Mereschkowski primarily researched lichens and had previously published some of the initial fundamentals of symbiogenesis in a 1905 paper that explored the origins and nature of chromatophores in the plant kingdom.
Lichens were his primary point of fascination in the development of this theory because he found that there was a symbiotic relationship between algae and fungi. With over 2,000 specimens collected, it is still in the possession of Kazan University where much of his work takes place.
Evidence from biochemical and molecular sources suggests that mitochondria were developed from proteobacteria and chloroplasts came from cyanobacteria, which would eventually help to form the backbone of life on our planet as we know it.
How Endosymbiotic Theory Influences Evolution
When many discuss the theory of evolution, it is usually the theory that was proposed by Charles Darwin that is looked at. Endosymbiotic theory is more of a rebuttal of Darwinian evolution because it does not rely on the idea that natural selection can explain the full branches of biological novelty. Symbiogenesis offers an alternative where acquisition and inheritance of microbes is the primary life development factor.
The evidence to support Endosymbiotic theory is a list that is quite lengthy.
- Mitochondria and plastids are formed through a process that is similar to binary fission, which is the form of cell division that bacteria use.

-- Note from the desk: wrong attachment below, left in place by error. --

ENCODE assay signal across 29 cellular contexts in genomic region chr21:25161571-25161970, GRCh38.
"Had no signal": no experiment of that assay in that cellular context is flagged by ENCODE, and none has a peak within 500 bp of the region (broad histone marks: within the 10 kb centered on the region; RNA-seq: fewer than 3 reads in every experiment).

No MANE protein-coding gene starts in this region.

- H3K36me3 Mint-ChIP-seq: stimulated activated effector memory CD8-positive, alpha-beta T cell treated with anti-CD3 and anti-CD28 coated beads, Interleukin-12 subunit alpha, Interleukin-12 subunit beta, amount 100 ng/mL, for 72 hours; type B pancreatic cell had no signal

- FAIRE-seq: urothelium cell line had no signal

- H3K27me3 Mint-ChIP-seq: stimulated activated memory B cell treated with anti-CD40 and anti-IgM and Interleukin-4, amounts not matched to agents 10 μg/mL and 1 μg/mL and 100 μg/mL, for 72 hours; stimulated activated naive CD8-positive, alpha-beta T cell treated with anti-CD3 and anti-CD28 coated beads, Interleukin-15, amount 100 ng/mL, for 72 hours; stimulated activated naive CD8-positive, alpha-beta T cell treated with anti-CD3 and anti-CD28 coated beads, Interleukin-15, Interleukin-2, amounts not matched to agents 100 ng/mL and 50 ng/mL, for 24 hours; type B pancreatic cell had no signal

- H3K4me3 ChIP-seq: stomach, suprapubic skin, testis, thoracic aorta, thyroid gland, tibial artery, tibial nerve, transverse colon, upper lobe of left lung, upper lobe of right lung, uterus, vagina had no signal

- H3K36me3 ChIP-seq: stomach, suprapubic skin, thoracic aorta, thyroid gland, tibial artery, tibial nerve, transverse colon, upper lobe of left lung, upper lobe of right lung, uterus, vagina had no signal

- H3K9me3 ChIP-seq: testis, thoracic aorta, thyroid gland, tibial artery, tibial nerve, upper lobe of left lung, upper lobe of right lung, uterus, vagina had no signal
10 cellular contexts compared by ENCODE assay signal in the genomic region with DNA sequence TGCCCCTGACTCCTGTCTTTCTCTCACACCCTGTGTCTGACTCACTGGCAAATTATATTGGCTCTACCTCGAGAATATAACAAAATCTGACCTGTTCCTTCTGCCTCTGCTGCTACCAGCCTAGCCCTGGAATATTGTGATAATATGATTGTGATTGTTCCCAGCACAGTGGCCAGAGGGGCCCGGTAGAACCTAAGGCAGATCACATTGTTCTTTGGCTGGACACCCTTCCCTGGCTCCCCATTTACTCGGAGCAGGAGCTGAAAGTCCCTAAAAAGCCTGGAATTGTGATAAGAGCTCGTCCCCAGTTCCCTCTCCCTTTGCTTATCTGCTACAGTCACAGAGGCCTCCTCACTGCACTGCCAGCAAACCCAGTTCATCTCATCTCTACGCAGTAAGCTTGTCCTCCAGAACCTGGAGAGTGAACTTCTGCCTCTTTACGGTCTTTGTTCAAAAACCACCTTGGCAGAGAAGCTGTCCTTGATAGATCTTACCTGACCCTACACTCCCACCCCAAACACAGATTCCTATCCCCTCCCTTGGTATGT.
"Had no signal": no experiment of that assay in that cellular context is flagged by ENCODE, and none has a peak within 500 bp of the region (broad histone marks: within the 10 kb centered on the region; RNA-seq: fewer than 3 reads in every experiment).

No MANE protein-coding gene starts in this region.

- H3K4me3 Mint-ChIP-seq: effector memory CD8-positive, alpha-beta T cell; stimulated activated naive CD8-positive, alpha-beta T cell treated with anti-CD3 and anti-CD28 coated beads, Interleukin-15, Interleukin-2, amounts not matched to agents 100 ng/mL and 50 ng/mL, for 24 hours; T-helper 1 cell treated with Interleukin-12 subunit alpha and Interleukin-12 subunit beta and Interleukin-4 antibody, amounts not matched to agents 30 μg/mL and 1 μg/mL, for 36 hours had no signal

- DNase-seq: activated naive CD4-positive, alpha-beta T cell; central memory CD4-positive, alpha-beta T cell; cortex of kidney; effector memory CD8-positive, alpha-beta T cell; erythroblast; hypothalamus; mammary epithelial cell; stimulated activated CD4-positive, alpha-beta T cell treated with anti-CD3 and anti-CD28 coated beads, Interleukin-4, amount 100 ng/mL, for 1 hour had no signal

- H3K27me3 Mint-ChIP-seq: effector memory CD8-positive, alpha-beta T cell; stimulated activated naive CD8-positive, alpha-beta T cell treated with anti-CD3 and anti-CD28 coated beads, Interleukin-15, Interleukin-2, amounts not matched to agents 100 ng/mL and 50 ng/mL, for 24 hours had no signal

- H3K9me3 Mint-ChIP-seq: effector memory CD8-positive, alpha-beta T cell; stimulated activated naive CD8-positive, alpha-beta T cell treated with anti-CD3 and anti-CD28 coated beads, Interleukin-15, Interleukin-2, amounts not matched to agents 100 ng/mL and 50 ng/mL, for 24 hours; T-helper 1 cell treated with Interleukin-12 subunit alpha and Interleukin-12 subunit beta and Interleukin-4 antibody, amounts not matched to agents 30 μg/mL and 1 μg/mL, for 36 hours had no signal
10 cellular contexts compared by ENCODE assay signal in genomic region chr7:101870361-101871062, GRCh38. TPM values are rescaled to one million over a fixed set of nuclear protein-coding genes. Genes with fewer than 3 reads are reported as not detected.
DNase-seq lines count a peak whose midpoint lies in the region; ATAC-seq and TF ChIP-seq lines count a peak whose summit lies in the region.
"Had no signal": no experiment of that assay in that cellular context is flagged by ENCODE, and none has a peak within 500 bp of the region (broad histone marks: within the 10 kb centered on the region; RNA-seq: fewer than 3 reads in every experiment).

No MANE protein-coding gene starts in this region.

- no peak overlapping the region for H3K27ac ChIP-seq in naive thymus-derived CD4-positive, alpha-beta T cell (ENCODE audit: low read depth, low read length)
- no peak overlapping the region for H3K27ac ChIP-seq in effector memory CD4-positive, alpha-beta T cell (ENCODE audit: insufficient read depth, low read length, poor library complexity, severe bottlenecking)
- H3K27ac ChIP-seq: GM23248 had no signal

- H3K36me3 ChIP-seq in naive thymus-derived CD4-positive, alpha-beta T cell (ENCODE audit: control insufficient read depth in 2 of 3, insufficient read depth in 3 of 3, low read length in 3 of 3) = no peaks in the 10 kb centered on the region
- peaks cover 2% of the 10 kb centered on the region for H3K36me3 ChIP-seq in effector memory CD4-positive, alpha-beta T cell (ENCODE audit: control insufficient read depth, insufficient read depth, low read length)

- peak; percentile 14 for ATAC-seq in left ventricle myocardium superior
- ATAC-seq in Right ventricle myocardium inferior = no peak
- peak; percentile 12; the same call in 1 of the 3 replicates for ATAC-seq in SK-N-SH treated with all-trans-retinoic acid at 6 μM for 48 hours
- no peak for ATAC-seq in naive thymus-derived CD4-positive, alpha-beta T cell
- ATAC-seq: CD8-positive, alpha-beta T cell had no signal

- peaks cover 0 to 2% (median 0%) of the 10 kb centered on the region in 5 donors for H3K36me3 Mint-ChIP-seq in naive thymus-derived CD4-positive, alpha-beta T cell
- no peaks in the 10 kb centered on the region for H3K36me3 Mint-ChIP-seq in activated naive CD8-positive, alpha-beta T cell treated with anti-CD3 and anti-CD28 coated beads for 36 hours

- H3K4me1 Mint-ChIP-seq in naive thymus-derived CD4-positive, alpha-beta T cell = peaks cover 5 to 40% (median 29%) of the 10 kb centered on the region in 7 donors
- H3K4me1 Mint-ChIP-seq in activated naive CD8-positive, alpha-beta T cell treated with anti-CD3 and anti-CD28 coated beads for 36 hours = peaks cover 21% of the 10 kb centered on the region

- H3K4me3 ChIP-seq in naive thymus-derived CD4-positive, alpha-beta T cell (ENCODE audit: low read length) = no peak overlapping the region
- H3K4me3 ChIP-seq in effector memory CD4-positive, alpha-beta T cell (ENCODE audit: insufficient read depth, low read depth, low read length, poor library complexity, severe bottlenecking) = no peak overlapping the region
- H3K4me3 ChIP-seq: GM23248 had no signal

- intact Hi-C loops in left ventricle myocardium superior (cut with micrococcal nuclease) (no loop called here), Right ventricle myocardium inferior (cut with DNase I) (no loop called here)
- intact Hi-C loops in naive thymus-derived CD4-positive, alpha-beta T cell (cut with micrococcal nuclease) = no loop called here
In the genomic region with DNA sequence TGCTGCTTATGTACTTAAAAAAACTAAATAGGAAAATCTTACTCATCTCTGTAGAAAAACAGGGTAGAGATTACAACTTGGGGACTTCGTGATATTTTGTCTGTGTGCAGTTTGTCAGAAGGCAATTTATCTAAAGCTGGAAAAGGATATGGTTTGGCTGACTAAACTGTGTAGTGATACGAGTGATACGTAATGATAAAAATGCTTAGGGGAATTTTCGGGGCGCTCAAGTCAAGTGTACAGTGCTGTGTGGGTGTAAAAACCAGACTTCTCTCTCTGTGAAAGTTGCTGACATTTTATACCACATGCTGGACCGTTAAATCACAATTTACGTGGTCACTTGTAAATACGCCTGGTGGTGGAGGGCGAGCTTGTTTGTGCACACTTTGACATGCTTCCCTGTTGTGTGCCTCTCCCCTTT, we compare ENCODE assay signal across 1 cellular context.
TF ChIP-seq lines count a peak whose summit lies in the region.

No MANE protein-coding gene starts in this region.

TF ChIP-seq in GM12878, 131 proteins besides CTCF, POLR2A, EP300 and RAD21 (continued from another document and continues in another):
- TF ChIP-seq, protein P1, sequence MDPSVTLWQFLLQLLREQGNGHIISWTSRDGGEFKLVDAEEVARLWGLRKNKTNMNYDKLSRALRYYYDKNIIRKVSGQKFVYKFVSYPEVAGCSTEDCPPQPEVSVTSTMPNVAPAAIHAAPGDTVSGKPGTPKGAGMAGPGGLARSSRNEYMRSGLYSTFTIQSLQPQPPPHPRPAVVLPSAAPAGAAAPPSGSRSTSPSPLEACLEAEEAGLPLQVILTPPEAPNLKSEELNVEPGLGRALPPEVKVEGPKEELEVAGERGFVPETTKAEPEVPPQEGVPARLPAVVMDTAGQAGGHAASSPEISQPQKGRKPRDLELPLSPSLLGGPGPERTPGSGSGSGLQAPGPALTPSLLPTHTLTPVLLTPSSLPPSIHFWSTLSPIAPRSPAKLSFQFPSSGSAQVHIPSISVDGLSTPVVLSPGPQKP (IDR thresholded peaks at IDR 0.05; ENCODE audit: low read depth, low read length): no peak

- When mitochondria or chloroplasts are removed from a cell, then the cell loses the ability to create new ones.
- Porins are found in the outer membranes of mitochondria, chloroplasts, and bacterial cells.
- Certain mitochondria and plastids contain a single, circular DNA molecule that is similar to bacterial DNA is size and structure.
- Mitochondria and plastids have small genomes when compared to bacteria. Neither organelle is capable of surviving outside the cell, which supports the idea of increased dependence as offered through Endosymbiotic theory.
- Ribosomes found in mitochondria and plastids are more like those found in bacteria than in eukaryotes.
- Some species of lice have multiple chromosomes in the mitochondrion. This, along with other genetic evidence, suggests that mitochondria have multiple ancestors that were acquired by symbiogenesis on several different occasions instead of just one single incident.
When looking at Endosymbiotic theory through modern science, it appears that there were extensive mergers and rearrangements of genetic material in several of the original mitochondrial chromosomes. In looking at lice at this level, it shows that the symbiotic relationships in the ancient world could have formed to work together in a way that could create the building blocks of life as we know it on our planet today.
How Endosymbiotic Theory Affects Creationism
In many circles, the idea that evolution and creationism could work together is seen as absurd. They are often treated as two conflicting theories. Yet the processes described in Endosymbiotic theory correspond with the creation processes that are described within the first chapter of the book of Genesis.